What do you think of these compressions?

Discussion in 'Maintenance Bay' started by zbrown5, Mar 18, 2019.

  1. zbrown5

    zbrown5 Pre-Flight

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    Compression history of IO-470n overhauled in 2006, 480 hours ago. Sort of all over the place, but maybe that isn't uncommon for a bigger Continental. Its not like one individual cyl is consistently weak, one year it may be 60's the next year in the 70's. What do you think? In the pre-buy process.

    upload_2019-3-18_11-24-13.png
     
  2. Tom-D

    Tom-D Taxi to Parking PoA Supporter

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    Just a matter of ring alignment.
     
  3. 455 Bravo Uniform

    455 Bravo Uniform Pattern Altitude PoA Supporter

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    Coming from an owner, drag car mechanic, but nonA&P, I don’t see that 65 is any real difference from 70 or 75, taking into account so many variables and differences year-over-year. Mine is maybe a bit more of a lax outlook compared to some others though. Standby for some other also valid thoughts/opinions.
     
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  4. timwinters

    timwinters Ejection Handle Pulled PoA Supporter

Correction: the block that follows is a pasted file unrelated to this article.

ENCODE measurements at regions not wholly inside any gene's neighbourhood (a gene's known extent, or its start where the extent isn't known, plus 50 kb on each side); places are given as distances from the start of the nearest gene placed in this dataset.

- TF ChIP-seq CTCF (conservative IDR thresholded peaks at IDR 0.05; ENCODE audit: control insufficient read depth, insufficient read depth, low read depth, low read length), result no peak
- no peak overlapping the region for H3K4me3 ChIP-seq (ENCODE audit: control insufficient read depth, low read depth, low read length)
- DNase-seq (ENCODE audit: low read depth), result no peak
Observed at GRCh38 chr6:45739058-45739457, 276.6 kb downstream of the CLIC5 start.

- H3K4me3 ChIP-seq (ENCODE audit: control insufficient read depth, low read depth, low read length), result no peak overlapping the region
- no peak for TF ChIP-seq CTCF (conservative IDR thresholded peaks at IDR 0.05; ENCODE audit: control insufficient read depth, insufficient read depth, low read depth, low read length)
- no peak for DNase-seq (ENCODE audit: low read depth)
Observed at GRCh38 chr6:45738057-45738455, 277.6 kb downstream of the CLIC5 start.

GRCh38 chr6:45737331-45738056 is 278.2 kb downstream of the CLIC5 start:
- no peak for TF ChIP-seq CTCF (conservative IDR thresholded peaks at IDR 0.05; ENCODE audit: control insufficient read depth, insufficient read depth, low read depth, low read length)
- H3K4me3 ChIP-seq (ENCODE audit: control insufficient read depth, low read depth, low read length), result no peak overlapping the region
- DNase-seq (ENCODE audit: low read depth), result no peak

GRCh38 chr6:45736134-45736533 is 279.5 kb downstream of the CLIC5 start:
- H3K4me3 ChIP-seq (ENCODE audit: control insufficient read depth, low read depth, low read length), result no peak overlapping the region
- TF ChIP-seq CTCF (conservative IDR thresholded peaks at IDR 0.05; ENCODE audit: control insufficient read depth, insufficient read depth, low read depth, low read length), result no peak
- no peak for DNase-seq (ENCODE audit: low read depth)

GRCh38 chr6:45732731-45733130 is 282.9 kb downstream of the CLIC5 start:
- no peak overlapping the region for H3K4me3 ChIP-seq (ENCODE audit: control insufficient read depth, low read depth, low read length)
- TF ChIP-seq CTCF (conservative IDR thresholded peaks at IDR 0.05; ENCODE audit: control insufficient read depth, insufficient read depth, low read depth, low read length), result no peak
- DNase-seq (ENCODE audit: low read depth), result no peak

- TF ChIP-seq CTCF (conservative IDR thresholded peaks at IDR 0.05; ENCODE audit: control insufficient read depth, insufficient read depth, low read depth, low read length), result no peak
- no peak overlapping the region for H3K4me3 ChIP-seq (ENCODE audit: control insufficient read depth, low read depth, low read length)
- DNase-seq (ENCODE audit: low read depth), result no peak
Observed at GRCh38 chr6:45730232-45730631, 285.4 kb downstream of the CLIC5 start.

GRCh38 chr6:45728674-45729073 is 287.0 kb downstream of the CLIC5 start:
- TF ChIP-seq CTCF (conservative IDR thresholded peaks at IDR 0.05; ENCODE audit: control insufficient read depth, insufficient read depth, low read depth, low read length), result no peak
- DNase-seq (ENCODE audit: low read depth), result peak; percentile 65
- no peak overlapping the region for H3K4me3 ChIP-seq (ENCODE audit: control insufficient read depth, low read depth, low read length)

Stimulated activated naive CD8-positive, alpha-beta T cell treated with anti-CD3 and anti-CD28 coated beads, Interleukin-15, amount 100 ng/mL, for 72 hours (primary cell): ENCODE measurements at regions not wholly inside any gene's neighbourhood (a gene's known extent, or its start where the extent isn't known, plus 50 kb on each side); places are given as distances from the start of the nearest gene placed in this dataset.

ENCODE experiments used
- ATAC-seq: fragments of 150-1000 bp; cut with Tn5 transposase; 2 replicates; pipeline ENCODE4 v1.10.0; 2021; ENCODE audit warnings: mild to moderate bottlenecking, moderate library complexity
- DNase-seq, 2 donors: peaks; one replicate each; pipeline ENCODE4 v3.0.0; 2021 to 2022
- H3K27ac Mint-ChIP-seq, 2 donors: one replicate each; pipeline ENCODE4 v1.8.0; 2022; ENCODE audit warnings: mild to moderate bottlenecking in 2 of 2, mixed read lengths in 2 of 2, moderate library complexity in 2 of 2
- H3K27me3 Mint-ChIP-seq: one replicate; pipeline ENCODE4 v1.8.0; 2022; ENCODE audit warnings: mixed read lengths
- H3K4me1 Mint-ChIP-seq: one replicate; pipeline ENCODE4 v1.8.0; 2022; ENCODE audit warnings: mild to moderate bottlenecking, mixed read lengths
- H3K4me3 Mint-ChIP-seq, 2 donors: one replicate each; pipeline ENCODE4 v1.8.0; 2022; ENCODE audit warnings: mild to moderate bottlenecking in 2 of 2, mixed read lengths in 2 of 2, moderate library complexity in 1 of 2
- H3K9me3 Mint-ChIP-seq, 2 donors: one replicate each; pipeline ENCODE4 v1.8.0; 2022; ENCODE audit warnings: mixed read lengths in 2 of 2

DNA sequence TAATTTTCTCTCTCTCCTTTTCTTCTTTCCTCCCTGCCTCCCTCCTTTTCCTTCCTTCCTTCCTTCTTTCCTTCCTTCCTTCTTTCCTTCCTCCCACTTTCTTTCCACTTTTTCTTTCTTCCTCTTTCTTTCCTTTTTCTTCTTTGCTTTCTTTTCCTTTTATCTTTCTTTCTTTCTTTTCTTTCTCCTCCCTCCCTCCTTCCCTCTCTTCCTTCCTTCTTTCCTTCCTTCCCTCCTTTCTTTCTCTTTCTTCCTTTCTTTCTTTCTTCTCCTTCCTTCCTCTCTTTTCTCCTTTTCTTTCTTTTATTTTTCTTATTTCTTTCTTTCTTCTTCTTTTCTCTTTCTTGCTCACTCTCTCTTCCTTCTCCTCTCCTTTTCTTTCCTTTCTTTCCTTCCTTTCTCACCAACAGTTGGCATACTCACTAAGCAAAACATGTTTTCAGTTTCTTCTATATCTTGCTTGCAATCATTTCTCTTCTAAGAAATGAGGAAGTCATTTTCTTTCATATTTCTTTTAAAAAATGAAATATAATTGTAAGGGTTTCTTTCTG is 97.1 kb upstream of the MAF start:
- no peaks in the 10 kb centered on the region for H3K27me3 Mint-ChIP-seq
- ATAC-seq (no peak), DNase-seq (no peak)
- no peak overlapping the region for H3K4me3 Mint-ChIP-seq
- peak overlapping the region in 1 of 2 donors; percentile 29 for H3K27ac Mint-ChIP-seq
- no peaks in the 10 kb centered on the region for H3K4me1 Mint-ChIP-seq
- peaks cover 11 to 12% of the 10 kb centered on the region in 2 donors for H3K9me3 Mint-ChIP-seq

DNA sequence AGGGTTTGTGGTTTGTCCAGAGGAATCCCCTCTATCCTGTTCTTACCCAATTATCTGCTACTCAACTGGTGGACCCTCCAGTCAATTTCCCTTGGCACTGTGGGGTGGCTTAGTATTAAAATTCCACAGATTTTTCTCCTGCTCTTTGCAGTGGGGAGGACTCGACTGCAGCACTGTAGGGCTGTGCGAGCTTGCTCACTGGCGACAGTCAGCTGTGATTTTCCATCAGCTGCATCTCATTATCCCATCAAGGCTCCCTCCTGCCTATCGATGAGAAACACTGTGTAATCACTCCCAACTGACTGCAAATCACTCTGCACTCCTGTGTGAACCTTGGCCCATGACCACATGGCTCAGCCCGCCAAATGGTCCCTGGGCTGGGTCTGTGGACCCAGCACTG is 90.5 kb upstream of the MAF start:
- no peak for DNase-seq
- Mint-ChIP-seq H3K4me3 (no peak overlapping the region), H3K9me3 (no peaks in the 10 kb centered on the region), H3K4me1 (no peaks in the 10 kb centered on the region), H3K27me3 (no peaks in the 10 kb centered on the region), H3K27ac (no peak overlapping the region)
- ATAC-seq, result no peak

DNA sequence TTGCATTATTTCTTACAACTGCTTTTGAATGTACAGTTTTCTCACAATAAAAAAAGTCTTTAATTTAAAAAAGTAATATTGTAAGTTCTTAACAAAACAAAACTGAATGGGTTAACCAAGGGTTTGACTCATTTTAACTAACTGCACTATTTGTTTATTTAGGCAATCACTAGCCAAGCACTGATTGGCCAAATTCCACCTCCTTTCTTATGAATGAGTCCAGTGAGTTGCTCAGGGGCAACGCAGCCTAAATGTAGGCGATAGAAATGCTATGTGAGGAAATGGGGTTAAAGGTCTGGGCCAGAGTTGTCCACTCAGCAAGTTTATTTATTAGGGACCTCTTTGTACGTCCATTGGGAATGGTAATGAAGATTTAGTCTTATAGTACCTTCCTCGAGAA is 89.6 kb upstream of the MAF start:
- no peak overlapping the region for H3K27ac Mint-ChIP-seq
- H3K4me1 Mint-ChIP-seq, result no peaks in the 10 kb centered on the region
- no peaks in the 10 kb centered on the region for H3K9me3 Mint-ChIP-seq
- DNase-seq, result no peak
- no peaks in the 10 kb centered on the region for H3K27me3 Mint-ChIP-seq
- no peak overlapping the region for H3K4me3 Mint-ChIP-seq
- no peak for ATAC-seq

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    Those look good but the OH is 12 years old. My recommendation would be to make your offer assuming the engine is timed out, because it is...unless it's always been in a very dry climate.

    My O-470L started making metal after 12 years and 1,500 hours and I was amazed at how much corrosion was inside when it was taken apart. AMAZED!

    And I thought I was doing every right...making sure oil temps got over 180 during every flight, used camguard, dehumidified, flew it often and on long trips, etc. And it wasn't a coast plane. It was always based (and ALWAYS hangared) in various locales across the Midwest.
     
  5. Unit74

    Unit74 Final Approach

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    Fly it more and those will come up. I don’t see a position to negotiate......
     
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  6. Tom-D

    Tom-D Taxi to Parking PoA Supporter

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    Understand dynamic compression, You'll understand why it doesn't matter.
     
  7. zbrown5

    zbrown5 Pre-Flight

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    This seems a little bit overkill to me to assume a 12 year old engine is in need of replacement. 30 years and 480 hours, maybe, but 12 years and 480 hours is on the light side of regular normal use for a private owner. I hope to put closer to 80 hours a year on the bird but still. I wouldn’t call it a “sitter”.